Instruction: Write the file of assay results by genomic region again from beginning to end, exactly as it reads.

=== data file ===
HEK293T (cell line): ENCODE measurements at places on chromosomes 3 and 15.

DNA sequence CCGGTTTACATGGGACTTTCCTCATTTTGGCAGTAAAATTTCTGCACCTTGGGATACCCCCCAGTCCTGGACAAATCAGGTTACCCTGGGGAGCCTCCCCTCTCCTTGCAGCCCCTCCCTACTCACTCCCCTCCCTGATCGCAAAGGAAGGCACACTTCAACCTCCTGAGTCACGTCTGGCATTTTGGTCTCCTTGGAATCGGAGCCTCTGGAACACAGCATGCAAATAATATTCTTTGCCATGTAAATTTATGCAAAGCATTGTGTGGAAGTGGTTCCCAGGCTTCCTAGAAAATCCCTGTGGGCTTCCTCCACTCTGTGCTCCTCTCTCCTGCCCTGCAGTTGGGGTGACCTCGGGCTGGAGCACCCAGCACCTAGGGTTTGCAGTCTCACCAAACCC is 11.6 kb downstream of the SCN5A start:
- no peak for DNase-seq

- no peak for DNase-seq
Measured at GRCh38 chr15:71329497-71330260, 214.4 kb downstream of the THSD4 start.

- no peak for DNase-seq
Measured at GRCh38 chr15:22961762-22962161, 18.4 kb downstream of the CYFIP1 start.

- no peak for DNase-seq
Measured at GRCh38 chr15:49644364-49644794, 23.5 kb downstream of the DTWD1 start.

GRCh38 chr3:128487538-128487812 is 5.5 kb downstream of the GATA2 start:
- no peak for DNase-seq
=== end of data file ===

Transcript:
HEK293T (cell line): ENCODE measurements at places on chromosomes 3 and 15.

DNA sequence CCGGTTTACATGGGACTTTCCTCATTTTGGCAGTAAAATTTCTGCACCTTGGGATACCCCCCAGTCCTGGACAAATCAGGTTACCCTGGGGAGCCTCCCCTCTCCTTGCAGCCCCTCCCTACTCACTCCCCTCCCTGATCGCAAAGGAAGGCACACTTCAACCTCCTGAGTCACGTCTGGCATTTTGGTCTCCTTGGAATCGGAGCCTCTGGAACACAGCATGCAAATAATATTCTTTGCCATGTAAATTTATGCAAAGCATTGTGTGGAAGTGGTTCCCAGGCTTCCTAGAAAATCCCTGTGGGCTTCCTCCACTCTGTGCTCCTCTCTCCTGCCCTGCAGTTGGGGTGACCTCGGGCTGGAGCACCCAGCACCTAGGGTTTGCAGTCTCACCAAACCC is 11.6 kb downstream of the SCN5A start:
- no peak for DNase-seq

- no peak for DNase-seq
Measured at GRCh38 chr15:71329497-71330260, 214.4 kb downstream of the THSD4 start.

- no peak for DNase-seq
Measured at GRCh38 chr15:22961762-22962161, 18.4 kb downstream of the CYFIP1 start.

- no peak for DNase-seq
Measured at GRCh38 chr15:49644364-49644794, 23.5 kb downstream of the DTWD1 start.

GRCh38 chr3:128487538-128487812 is 5.5 kb downstream of the GATA2 start:
- no peak for DNase-seq